Richard and Gabriella Ratcliffe

The Free Nazanin Campaign and REDRESS Call for Magnitsky Sanctions on Perpetrators of Iran’s Hostage-taking 

The Free Nazanin campaign and REDRESS, supported by victims of hostage-taking in Iran, have submitted a dossier to the new UK Foreign Secretary, Liz Truss, asking her to impose Magnitsky sanctions on ten Iranian officials involved in Iran’s hostage-taking. 

Human rights (Magnitsky) sanctions, which were first introduced by the UK government last year, enable states to target individuals who have committed serious violations of human rights by restricting their travel and freezing their assets. 

This submission comes with the 2,000-day anniversary of Nazanin Zaghari-Ratcliffe’s detention in Iran on 23 September fast approaching, with no indication that she will be released soon. Her case is one of at least 30 cases of foreign nationals who have been arbitrarily detained in Iran for diplomatic leverage in recent years, otherwise known as ‘state hostage-taking’. 

REDRESS and the Free Nazanin Campaign are calling on the new Foreign Secretary to use her newly acquired powers to take a stand and protect British nationals. The submission calls on the UK government to impose asset freezes and travel bans on perpetrators involved in Iran’s hostage-taking, including those responsible for unlawful detentions and interrogations, illegitimate legal proceedings, human rights abuses in prisons, false and abusive propaganda, and using the victims as ‘assets’ in diplomatic negotiations. This is the first tranche submitted by REDRESS and the Free Nazanin Campaign. Additional tranches will be submitted in the coming months. Due to security concerns, the names cannot be made public at this time. 

The dossier is based on the testimony from victims, including former hostages and the families of current hostages. Victims recount consistent patterns of human rights abuses, such as unlawful arrests; incommunicado detention; long periods of solitary confinement; sham trials; coercive interrogations; torture; forced confessions; inhumane conditions of detention; denial of medical treatment; and false propaganda.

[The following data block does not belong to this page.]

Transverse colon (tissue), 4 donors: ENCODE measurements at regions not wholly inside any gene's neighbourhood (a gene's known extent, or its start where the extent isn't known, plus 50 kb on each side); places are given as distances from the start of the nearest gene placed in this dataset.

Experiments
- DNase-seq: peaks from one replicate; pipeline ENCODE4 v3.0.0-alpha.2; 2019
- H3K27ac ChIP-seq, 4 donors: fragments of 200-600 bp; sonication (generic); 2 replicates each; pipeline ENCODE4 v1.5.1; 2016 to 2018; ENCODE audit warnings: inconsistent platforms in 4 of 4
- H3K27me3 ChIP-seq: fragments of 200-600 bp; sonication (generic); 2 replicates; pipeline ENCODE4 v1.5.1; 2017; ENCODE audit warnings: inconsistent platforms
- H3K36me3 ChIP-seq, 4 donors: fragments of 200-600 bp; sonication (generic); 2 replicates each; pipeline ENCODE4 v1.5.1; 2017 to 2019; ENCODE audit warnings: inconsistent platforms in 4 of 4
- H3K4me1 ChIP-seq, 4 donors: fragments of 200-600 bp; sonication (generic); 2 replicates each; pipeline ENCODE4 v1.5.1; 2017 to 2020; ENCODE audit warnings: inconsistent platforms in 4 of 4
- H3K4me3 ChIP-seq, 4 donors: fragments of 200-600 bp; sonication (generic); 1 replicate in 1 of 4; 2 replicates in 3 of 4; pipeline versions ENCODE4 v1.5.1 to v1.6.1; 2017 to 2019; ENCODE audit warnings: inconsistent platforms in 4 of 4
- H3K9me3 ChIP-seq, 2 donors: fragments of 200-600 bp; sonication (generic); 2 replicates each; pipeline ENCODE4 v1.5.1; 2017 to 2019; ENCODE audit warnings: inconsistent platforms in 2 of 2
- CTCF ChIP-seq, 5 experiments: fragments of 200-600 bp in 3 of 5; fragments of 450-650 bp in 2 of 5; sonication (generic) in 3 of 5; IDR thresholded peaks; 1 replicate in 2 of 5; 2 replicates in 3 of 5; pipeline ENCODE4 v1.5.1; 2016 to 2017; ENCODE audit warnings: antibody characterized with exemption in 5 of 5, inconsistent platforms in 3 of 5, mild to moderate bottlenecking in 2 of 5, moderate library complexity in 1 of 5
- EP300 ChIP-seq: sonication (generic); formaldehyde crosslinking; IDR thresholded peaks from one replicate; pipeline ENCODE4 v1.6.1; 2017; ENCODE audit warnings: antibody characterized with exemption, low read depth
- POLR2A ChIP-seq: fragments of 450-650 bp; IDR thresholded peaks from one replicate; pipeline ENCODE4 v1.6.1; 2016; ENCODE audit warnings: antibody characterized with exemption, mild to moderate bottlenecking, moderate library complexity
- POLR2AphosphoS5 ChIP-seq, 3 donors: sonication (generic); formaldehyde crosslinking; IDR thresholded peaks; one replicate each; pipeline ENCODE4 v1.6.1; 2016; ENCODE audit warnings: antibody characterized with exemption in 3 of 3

Hostages are often told that their release depends on their country of residence doing a ‘deal’ with Iran. For example, Nazanin has been told that she is detained in relation to the UK’s failure to pay a £400 million debt to Iran. The submission exposes the deliberate and systematic nature of Iran’s hostage diplomacy, and finds that Iran’s hostage-taking process amounts to torture under international law. 

Iran’s ongoing pattern of detaining individuals with foreign nationality or residence in order to use them for diplomatic leverage has been recognised by the United Nations Working Group on Arbitrary Detention (UN WGAD). Last year, the UK Parliament’s Foreign Affairs Committee (FAC) released a report finding that this pattern amounted to state hostage-taking and calling for sanctions on human rights abusers based in Iran or acting for it abroad, including those involved in the arbitrary detention of UK and dual nationals. The former UK Foreign Secretary Dominic Raab previously stated that Nazanin’s treatment amounts to torture and that it was “difficult to argue against” the characterisation that she is being held hostage.